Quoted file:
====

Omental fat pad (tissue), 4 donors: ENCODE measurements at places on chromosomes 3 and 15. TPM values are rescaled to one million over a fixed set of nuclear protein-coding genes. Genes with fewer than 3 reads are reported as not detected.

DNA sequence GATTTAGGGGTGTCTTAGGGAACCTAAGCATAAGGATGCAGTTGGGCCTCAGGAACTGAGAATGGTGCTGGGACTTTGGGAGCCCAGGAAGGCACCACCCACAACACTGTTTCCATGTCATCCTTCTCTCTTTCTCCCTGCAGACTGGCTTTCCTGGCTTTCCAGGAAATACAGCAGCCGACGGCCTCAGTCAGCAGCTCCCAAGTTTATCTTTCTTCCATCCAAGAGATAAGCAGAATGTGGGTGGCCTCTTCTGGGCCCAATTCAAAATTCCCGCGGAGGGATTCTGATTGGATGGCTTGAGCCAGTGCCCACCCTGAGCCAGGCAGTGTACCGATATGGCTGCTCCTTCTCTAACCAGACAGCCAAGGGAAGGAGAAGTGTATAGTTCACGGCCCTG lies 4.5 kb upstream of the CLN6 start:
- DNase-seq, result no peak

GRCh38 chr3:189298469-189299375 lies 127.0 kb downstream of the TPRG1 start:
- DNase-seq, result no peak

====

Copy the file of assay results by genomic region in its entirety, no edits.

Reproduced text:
Omental fat pad (tissue), 4 donors: ENCODE measurements at places on chromosomes 3 and 15. TPM values are rescaled to one million over a fixed set of nuclear protein-coding genes. Genes with fewer than 3 reads are reported as not detected.

DNA sequence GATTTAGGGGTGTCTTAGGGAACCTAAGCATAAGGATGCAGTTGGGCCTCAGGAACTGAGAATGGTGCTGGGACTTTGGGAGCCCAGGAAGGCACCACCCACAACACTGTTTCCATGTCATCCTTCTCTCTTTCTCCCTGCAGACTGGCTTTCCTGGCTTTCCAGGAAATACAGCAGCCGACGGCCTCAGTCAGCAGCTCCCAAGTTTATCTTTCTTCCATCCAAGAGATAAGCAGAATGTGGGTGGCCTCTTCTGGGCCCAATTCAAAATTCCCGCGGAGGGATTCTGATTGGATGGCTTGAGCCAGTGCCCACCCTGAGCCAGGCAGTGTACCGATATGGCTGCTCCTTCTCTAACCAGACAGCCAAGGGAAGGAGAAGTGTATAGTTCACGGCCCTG lies 4.5 kb upstream of the CLN6 start:
- DNase-seq, result no peak

GRCh38 chr3:189298469-189299375 lies 127.0 kb downstream of the TPRG1 start:
- DNase-seq, result no peak